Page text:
“Fresh Face” Was A “Facially Neutral” Comment. A 63-year old employee did not receive a promotion to a new position. Instead, a younger person was hired from outside. He sued, claiming that the CEO had stated the company was “looking for a fresh face” and this demonstrated an age bias. The court disagreed. Fresh face is a “facially neutral” comment; it did not specify what age the new face should be. Without more evidence, one would have to make a stretched interpretation to get an age meaning. Aulick v. Skybridge American, Inc. (8th Cir., 2017).
National Origin/Immigration Act
Undue Scrutiny Results In $226,000 Settlement. An agricultural company has settled a Dept. of Justice action regarding discriminatory scrutiny of legal immigrant workers. 95.5% of legal resident workers were required to submit List A – I-9 extra documents which were submitted to E-verify to prove work authorization. Yet only 2.15% of U.S. citizens were required to do the same. The practice allegedly violated the INA, which prohibits National Origin discrimination. The company agreed to pay $226,000 and submit periodic compliance reports. U.S. v. Washington Potato Co. (Dept. of Justice Settlement, 2017).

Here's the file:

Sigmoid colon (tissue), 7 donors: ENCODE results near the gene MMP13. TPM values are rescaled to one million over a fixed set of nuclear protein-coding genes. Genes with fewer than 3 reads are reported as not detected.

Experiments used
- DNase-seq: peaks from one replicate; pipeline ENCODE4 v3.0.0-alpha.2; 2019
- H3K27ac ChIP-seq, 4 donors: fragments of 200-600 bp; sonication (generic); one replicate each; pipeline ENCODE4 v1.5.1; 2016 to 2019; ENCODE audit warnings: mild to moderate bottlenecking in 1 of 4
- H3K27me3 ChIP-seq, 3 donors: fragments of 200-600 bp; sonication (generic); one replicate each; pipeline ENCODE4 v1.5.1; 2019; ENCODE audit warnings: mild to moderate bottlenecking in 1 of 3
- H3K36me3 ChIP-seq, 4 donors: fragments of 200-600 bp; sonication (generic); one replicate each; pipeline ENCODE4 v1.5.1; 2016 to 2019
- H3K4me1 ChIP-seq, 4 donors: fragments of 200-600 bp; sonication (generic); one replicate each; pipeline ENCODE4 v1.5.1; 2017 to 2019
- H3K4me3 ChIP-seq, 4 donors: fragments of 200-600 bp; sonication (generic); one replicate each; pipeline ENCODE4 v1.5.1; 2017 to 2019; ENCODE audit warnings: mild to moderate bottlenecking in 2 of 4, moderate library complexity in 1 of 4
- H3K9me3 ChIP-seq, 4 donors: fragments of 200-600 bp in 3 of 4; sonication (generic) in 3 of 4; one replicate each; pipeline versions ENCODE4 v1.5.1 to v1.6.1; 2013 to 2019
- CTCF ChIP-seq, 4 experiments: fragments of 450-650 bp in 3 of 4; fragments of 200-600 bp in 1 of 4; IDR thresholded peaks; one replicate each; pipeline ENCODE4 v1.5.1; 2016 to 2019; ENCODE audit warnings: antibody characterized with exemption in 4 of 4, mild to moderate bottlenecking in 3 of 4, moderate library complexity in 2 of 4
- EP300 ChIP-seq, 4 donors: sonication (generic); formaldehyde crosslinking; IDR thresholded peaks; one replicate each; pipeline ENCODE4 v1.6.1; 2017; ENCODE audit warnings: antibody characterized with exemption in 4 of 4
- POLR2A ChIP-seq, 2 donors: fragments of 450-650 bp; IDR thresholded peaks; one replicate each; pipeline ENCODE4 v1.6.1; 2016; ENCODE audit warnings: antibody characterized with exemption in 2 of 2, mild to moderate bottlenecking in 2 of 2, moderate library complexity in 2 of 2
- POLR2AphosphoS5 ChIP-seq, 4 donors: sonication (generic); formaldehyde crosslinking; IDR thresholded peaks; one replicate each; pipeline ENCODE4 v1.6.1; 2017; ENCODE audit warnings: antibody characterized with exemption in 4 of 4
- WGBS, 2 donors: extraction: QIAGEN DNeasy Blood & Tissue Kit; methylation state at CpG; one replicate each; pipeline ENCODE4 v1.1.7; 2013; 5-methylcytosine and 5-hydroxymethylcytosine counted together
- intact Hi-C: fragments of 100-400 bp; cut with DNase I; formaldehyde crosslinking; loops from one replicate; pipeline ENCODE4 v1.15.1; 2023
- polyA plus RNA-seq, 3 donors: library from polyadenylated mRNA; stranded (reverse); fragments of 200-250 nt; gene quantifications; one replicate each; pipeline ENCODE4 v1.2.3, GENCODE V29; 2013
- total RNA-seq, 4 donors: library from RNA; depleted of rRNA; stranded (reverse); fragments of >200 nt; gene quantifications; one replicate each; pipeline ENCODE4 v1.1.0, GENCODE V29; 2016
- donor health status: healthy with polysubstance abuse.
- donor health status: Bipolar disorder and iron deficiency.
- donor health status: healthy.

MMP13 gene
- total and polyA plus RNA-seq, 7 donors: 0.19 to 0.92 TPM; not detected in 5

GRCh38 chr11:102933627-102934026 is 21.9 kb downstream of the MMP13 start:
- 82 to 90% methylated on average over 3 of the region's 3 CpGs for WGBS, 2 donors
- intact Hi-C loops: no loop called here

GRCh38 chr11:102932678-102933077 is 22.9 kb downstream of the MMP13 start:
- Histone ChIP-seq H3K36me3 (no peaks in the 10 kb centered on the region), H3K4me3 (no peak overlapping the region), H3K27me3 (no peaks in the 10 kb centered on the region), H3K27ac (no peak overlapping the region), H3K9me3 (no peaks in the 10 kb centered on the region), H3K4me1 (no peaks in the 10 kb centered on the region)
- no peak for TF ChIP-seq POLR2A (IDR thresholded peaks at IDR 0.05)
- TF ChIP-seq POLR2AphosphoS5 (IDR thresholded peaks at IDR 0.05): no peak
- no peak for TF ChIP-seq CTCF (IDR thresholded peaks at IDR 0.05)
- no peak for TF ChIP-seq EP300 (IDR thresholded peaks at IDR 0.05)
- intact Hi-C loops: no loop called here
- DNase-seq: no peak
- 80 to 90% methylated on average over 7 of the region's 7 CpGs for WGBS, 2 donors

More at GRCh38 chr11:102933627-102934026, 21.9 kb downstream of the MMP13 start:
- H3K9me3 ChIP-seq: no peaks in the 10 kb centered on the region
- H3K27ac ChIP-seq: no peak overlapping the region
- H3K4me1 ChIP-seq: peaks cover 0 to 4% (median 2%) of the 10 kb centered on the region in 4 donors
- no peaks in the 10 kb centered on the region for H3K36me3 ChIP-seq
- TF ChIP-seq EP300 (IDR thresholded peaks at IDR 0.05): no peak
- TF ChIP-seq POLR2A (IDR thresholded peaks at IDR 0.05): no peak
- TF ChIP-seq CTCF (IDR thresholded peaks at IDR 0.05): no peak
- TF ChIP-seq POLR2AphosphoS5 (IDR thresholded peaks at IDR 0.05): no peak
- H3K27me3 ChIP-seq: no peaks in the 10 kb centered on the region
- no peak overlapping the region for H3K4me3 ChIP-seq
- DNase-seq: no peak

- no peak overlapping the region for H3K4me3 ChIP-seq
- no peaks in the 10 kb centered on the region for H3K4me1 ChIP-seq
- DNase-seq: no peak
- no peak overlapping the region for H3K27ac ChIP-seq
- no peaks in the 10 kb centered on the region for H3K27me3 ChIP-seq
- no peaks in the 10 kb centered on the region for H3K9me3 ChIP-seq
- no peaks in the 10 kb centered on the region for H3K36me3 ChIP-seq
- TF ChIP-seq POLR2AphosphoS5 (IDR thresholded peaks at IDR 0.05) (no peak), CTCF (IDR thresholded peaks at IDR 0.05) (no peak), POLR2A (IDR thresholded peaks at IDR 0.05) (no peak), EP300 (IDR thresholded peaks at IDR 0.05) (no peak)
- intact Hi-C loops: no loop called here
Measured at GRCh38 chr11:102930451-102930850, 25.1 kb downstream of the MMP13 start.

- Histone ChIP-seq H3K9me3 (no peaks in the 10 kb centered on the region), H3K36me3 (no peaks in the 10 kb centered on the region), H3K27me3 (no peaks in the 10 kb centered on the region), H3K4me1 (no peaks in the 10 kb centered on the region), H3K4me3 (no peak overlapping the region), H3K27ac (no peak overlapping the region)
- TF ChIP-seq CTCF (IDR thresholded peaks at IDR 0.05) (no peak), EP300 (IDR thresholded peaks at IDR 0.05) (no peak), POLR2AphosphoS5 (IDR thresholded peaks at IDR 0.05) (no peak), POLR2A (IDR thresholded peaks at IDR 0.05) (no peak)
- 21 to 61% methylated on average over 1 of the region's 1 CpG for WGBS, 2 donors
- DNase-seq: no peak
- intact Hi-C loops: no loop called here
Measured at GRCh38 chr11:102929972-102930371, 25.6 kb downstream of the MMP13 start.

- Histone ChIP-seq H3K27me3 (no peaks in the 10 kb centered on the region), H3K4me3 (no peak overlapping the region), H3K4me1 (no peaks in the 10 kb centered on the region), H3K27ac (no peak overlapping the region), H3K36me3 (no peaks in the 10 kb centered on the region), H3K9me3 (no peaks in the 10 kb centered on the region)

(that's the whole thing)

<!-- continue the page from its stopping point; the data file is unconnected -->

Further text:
This Firing “Is Best For You And The Baby. . . .” An employer should have known that direct references to pregnancy would be direct evidence of discrimination and would undermine any defense to a discharge case under the Pregnancy Discrimination Act. An administrative employee working for an all female-owned and managed health care company was fired the night she went to the hospital due to concerns about her pregnancy following an auto accident. As she was spending the night there, the president of the company texted that management felt “it’s best for you and the baby if we just cut ties now b/c ur too stressed working here and can cause harm to the baby. We don’t want to cause you or the baby any stress or further problems.” There had been prior tension between the employee and president and prior management statements of displeasure when the employee began missing work due to doctor visits. Earlier, the employee had said to the president that she was under stress, but had to keep working to have health insurance. After the discharge, when the employee filed for unemployment compensation benefits, the company tried to deny U.C. claiming that the discharge was for company policy violations, but then added that also the employee “was very emotional due to pregnancy.” The court decided that there was just too much direct evidence of pregnancy discrimination. Further, the violation of policies claim was suspect, since the employee had just received a favorable performance evaluation prior to having doctor’s appointments for the pregnancy. Ruh v. Superior Home Health Care, Inc. (M.D. La., 2017). [It is interesting how some managers try to “ease the pain” of a discharge by referencing a “concern for the employee.” It is predictably insulting to tell an employee that a discharge is “for their own good.” When one also adds a reference to their medical condition or family situation it can be predictably fatal to the defense of any aftermath litigation. In fact, the insult probably guarantees a suit.]